DEFIANCE, a fact-based WW2 story of survival and resistance, directed, co-written & produced by Edward Zwick (Glory, Legends Of The Fall, Blood Diamond), is set in what is now the nation of Belarus. In 1941 it was Belorussia, part of the U.S.S.R., front & center in the path of Hitler’s invasion. The death toll was astronomical. Zwick and co-writer Clayton Frohman based their screenplay on Nechama Tec’s 1993 non-fiction book “Defiance: The True Story Of The Bielski Partisans.”
When the Nazi onslaught devastates Belorussia and concurrently begins systematic liquidation of its Jewish population, refugees flee to the huge Naliboki Forest. Among them are the four Bielski brothers, whose parents, wives, children and other relatives have been slaughtered. Familiar with the forest, they eventually attract more than 1,200 desperate followers, hoping to endure the elements and evade the Germans and their anti-Semitic collaborators. Informal command splits between quarreling older brothers Tuvia (Daniel Craig) and Zus (Liev Schrieber), with Tuvia more inclined to instill, organize and keep a sense of community and Zus more bent on revenge, taking the fight to the invaders. Then there’s the winter…
On the plus side—-(1) a can’t-lose inspiring story, one of the handful that involves active Jewish resistance against what would become The Holocaust, as opposed to the generally accepted and endlessly reinforced ‘docile lambs to slaughter’ trope. Unarmed, terrified and numbed, most individuals, let alone groups, typically balk from illogical violence. We always cheer someone who has the chance or wherewithal to fight back. (2) strong performances from Craig and Schreiber, even if, in appearance, as brothers they seem likely as Abbott & Costello. (3) impressive production detail in costumes and props, atmosphere-sealing location shooting done throughout winter conditions in neighboring Lithuania (4) effective action sequences—bar one—and good work from the supporting cast, fine cinematography, music scoring and sound.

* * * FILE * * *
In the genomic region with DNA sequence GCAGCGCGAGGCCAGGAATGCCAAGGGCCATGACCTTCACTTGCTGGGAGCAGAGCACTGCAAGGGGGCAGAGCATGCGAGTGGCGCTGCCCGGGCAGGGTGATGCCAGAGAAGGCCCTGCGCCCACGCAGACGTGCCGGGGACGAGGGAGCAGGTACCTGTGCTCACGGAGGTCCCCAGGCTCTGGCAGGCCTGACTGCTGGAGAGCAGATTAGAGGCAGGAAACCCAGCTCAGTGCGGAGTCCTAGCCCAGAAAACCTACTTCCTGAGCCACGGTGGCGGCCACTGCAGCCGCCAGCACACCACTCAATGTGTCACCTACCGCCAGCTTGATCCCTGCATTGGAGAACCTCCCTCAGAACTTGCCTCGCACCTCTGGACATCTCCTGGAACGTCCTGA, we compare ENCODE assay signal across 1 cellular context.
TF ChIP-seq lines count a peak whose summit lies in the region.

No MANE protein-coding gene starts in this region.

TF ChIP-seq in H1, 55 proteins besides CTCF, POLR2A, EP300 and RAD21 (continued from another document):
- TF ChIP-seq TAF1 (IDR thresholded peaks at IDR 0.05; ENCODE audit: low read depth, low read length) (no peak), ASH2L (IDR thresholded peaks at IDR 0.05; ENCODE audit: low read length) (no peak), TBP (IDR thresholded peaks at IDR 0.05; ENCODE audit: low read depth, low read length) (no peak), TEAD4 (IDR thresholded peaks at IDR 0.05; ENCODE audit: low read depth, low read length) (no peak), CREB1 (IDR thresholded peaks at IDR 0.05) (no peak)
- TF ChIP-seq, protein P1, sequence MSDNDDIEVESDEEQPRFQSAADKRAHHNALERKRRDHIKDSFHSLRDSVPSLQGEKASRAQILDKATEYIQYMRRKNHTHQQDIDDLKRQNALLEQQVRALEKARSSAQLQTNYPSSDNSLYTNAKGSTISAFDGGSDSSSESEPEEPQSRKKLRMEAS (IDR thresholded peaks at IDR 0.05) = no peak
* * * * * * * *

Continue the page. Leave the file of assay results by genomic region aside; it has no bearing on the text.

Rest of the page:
Less successful—-(1) underdeveloped secondary characters, tending to cliche (2) glossing over explanatory gaps—how & where did the food and ammo come from? where is this forest locale in relation to the German advance (3) bifurcation of the story threads of Tuvia and Zus that off-kilters narrative momentum (4) a tacked-on cathartic final battle that not only didn’t happen but most certainly would not have worked out the way the film portrays (5) like almost every movie swipe at history, things less than salutary to the protagonists are left to discovery in post-viewing.
Reviews generally laud the committed acting and intensive production detail and task the selective script and occasionally blunt direction. The grim nature of the story and its remote locale and date didn’t have crowd appeal: against a $32,000,000 cost the grosses came to $51,200,000, 85th place internationally.
James Newton Howard’s fine if unsurprising score drew an Oscar nomination. With Jamie Bell, George Mackay, Alexa Davalos, Allan Corduner, Mark Feuerstein, Tomas Arana, Mia Wasikowska, Ravil Isyanov, Iben Hjejle, Jodhi May, Sam Spreull. 137 minutes.
* Per population & capita, few places on Earth suffered as much in WW2 as Belorussia. Read (if you can stand it) Timothy Snyder’s “Bloodlands: Europe between Hitler and Stalin”.